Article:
Five graduates that paid off student loans quickly

The story of a recent grad burdened by student loan is common, but these five focused on making more than the minimum payment and were able to pay off large chunks of their student loans quickly.


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My 2015 moment: Tiger at Quicken Loans, Wyndham

There wasnt a lot of good news for Tiger Woods in 2015 … and 2016 isn’t looking too rosy, either.

But there were a few moments this year when Woods looked like his old self, fist-pumping his way up the leaderboard and raising the decibel level in the massive galleries that still turn out to see him.

I witnessed two of those charges at the Quicken Loans National and in his season finale at the Wyndham Championship.

Yes, both times Woods stumbled on the weekend and hit plenty of shockingly bad shots. But there is still nothing like watching Woods charge up a leaderboard.

Just listen to the crowd after Woods holed a flop shot at the first hole in his opening round at the Wyndham.

Ive heard a roar louder than that only one other time, and it was in the final round at the 2012 Memorial when Woods did this:

At the Quicken Loans, you could hear how desperate people are to see Woods return to the top. He began the season with a missed cut and WD at Torrey Pines. Woods then took a leave of absence after it was obvious he had the chipping yips. He returned at the Masters and finished a respectable T-17, but in between Augusta and Quicken, Woods shot his worst round as a pro (85 at the Memorial) and missed the cut at the US Open and the Open Championship at St. Andrews.

Many began to wonder if Woods would ever win again. (Unfortunately for his fans, thats still an unanswered question.) He even had to deflect questions about retiring. So when he opened with rounds of 68 and 66 at Quicken, it wasnt just people cheering loudly for a popular player. It was Woods giving his fans something they had been wanting all year – hope. Hope that he wasnt down for the count. Hope that he was turning his game around. Hope that his miraculous comeback was starting now, this week, right in front of them.

A Saturday 74 ended any chances of his first win since 2013 being at the Quicken Loans, but at the Wyndham, Woods gave his fans more hope. He not only opened with that thrilling flop shot, but Woods was able to build on that momentum with rounds of 64, 65 and 68.

More fist pumps. More deafening roars.

Woods was playing the Wyndham for the first time in a last-ditch effort to make the FedEx Cup Playoffs, so a lot of the fans in Greensboro had never seen the 14-time major champion in person. And they also knew – because of the Wyndhams spot on the schedule – that there was a good chance they may never see him again.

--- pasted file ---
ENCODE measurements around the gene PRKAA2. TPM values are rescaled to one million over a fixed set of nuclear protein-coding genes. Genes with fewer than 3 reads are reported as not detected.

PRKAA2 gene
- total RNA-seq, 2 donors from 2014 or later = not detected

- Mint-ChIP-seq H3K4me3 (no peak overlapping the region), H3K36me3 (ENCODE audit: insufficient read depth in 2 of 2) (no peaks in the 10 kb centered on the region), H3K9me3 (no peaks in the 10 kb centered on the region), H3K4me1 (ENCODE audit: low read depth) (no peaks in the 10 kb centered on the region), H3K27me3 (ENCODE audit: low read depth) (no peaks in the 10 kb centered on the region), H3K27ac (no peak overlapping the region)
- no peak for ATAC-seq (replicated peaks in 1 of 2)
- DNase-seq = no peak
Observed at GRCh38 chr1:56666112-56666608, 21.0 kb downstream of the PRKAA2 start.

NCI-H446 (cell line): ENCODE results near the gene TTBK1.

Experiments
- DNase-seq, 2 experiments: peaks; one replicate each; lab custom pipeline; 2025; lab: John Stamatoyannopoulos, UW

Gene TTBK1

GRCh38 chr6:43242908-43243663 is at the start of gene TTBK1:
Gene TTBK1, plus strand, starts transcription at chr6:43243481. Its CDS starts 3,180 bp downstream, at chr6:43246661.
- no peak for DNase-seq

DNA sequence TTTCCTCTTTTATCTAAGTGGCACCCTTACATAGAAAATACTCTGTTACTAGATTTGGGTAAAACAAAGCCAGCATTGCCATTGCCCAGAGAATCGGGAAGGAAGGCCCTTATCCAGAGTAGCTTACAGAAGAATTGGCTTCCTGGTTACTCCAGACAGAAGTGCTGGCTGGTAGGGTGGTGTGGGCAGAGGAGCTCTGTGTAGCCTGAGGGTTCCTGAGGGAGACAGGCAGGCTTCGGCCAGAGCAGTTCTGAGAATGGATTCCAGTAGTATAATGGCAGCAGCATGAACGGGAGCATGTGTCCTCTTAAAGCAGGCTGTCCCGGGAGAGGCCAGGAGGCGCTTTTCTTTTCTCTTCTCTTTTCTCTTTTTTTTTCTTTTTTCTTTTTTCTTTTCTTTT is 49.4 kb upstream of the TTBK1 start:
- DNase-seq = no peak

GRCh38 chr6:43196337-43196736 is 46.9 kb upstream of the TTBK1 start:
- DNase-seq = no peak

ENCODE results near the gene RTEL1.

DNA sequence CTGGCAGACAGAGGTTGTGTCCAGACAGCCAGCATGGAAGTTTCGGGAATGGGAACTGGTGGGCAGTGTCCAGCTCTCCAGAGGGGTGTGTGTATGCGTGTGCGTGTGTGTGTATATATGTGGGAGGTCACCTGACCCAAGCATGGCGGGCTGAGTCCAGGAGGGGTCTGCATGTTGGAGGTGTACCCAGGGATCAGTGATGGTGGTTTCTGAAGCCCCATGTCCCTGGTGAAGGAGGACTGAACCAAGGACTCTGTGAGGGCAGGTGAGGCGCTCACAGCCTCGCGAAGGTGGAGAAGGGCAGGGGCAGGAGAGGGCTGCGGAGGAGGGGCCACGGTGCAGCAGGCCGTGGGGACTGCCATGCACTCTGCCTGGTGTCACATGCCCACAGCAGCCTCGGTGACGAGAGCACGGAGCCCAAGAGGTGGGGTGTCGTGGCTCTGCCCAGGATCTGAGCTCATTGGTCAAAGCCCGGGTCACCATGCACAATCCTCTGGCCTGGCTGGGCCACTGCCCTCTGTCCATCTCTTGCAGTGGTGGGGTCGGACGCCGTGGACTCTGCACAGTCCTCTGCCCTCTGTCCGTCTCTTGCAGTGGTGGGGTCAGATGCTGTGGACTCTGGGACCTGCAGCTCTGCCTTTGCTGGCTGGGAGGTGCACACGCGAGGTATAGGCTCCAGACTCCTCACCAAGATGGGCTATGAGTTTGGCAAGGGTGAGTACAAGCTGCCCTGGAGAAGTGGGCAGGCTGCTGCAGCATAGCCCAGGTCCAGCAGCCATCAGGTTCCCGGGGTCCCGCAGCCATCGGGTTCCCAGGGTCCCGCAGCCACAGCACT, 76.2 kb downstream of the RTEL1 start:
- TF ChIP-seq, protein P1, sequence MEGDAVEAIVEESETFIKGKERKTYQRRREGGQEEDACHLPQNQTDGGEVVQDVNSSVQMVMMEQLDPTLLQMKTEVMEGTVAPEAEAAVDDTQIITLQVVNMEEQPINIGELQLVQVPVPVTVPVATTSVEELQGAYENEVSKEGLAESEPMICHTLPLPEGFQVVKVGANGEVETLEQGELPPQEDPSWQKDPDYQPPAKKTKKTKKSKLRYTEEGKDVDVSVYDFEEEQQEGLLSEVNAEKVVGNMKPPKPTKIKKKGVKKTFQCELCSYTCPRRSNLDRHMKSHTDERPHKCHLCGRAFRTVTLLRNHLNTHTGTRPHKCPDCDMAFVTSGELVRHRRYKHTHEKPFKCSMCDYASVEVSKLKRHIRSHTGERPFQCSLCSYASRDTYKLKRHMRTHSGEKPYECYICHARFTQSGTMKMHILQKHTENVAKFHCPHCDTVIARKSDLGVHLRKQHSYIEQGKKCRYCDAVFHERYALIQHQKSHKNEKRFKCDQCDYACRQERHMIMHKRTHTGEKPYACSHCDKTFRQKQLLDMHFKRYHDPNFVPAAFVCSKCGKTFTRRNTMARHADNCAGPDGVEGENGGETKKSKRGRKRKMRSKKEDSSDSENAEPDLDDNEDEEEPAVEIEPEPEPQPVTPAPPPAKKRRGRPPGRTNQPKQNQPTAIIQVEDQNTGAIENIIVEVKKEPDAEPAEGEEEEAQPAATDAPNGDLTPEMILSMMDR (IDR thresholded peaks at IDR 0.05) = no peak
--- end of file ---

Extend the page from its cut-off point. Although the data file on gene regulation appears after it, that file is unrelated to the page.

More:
Thats why even after a triple on No. 11 knocked him out of contention, Woods gallery never cleared out. Not even to see North Carolina Tar Heel Davis Love III shoot a magical 64 and win his 21st PGA Tour title at age 51.

Woods fans kept cheering as he birdied four of the last six holes, giving them, and himself, hope that better days were ahead.


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Indian Banks’ Loans Rise 11% in 2 Weeks: RBI

Indian banks loans rose 11 per cent in the two weeks to December 11 from a year earlier, while deposits rose 11.5 per cent, the Reserve Bank of Indias weekly statistical supplement showed on Friday.

Outstanding loans rose by Rs 98,180 crore ($14.87 billion) to Rs 69.66 lakh crore in the two weeks to December 11. Non-food credit rose by Rs 97,720 crore to Rs 68.57 lakh crore, while food credit rose by Rs 460 crore to Rs 1.09 lakh crore.

Bank deposits rose by Rs 60,200 crore to Rs 91.85 lakh crore in the two weeks to December 11.

($1 = Rs 66.0155)

 Thomson Reuters 2015


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Eight surprising ways to pay off your student loans

Student loan debt may be higher for Millennials than previous generations, but there are ample options to help pay them off. Think outside the box with these surprising ways to help pay off student loans.


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New parents’ trap: The college loans for their children

A growing number of parents in the parent PLUS loan program, run by the US Education Department, have racked huge debts for their kids college education without any hope of paying it back.

According to an article written by Bloomberg News reporter Janet Lorin, about 3 million parents have $71 billion in loans, contributing to more than $1.2 trillion in federal education debt.

Struggling parents, some of them senior citizens, have begun to either defer payments or default on them. About 17 percent of parent loans held by borrowers 65 to 74 were in default in 2013, according to Education Department data.

Some face losing their Social Security checks as repayment.

Others have chosen to refinance debt for up to 25 years, meaning parents in their 60s will be paying back these loans into their 80s and 90s.

But the real problem, Lorin reports, is that the US government keeps handing out the money — up to $50,000 per annual loan — without questioning whether it can or will be paid back. The current interest rate is 6.8 percent.

Toby Merrill, a Harvard Law School lecturer who has counseled defaulted parents, is critical of the US government.

Its deeply problematic that the federal government is making relatively high-interest loans without thinking about, much less checking, whether the people theyre lending to will be crippled by this debt, said Merrill.